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If you’re like a lot of Americans, you probably have a few thousand dollars of credit card debt that you want to chip away at.

But the task can seem more than a little daunting, and understandably. Two of the most common questions people have are, “Where do you start?” and “How do you stick to your debt reduction plan?”

Where to start is the easy part. If you’re serious about cutting down your outstanding credit card debt, and at least getting it to a manageable level, you should use the card as little as possible—ideally, you should stop using it altogether. Many people use their credit cards to make everyday purchases when they could use cash or a debit card instead, and those small charges can really add up over the course of a month, let alone a year. As such, cutting out using the card as much as possible is a great way to get a foothold.

But that alone won’t get it done. You also need to increase the amount of money you contribute to reducing your outstanding balance every month. The Credit CARD Act requires issuers to apply payments above the minimum payment toward the highest rate balance. Essentially that means you’re reducing your debt more quickly and helping to ensure that you’re not paying more in interest along the way.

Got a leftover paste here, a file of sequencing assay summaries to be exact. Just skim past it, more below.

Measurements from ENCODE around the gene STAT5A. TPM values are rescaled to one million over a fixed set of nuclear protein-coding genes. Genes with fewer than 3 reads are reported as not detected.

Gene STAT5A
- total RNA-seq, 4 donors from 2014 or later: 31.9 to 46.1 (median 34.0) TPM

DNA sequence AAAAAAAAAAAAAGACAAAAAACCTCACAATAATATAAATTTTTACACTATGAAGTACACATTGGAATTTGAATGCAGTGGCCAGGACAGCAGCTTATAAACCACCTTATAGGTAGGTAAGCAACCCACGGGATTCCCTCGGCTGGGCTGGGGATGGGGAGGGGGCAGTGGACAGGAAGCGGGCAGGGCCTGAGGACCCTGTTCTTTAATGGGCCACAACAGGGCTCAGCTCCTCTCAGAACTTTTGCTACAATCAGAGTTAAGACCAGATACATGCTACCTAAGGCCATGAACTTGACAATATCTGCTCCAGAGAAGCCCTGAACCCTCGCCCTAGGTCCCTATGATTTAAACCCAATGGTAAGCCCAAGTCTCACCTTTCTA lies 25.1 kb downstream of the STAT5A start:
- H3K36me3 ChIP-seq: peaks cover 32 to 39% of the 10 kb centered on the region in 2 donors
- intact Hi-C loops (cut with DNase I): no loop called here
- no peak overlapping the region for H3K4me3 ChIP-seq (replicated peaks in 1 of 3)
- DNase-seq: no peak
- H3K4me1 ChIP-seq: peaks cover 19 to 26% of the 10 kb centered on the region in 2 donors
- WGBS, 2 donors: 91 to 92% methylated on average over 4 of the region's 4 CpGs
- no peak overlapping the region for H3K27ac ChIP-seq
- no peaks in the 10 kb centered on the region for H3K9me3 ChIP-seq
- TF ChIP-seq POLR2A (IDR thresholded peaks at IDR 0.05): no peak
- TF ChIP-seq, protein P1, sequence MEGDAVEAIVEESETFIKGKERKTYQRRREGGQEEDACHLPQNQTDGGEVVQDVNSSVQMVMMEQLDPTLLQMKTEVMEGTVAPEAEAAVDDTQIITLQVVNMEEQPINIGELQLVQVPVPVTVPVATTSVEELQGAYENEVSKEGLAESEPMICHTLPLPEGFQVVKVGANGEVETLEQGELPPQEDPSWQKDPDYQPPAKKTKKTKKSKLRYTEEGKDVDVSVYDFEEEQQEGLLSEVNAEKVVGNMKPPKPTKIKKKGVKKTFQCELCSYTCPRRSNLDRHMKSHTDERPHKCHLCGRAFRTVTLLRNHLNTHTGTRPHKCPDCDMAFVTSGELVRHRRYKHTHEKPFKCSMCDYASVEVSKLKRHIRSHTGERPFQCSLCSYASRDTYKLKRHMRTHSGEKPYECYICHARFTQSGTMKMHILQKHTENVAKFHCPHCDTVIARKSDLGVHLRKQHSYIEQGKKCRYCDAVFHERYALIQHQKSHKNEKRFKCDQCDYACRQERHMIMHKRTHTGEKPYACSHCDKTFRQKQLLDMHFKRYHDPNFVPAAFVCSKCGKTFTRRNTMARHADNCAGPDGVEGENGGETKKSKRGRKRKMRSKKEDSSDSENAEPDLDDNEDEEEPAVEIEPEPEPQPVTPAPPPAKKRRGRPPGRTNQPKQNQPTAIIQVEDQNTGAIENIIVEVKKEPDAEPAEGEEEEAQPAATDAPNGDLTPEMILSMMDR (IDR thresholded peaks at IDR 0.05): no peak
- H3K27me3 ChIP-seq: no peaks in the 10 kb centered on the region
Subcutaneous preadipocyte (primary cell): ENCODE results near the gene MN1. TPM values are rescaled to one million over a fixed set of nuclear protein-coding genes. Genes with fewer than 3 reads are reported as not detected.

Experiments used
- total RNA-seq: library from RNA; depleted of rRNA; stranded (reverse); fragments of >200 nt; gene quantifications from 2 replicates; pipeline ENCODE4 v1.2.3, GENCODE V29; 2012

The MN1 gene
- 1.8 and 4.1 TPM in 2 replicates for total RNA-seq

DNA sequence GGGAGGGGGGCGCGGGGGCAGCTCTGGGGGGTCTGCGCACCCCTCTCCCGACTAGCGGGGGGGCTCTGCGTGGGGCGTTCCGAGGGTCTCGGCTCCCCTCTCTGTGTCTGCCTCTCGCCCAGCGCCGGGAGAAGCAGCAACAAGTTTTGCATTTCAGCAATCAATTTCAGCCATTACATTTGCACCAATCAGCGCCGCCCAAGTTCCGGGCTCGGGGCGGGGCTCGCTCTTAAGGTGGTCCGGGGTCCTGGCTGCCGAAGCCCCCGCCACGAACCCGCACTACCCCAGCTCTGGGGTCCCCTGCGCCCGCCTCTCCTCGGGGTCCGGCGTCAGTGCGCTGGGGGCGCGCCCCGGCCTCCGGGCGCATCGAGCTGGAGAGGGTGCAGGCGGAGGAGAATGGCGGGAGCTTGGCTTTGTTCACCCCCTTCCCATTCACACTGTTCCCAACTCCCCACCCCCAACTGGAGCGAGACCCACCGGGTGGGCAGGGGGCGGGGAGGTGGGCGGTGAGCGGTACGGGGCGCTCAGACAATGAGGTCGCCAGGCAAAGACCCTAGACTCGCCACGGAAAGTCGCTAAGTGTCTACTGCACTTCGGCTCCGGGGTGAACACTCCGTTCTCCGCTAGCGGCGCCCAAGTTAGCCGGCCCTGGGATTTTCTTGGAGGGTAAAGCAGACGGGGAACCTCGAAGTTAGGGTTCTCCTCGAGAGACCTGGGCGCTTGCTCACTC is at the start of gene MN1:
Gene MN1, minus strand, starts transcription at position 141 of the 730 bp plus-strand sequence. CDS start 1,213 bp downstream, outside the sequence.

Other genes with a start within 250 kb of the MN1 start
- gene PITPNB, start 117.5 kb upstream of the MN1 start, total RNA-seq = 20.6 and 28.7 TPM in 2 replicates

Of course, if you don’t have extra money to contribute to your credit card bills every month, you’ll have to make a budget that you stick to closely, and look for ways to reduce spending in other areas so you can put at least some of that money toward your credit card payments. This might include optional expenses many families face, like eating out at restaurants or going to the movies a few times a month, which can get expensive in a hurry. Even if you’re putting an extra $50 that you would have spent at a local restaurant toward your outstanding debt, you’re making progress.

The most important thing when trying to reduce your credit card debt is to stick to your goals as much as possible and not deviate from your plans. This is a process and it takes some time, but the reward of being debt-free is well worth it.

This article was updated Jan. 17, 2012 to clarify a provision of the Credit CARD Act.

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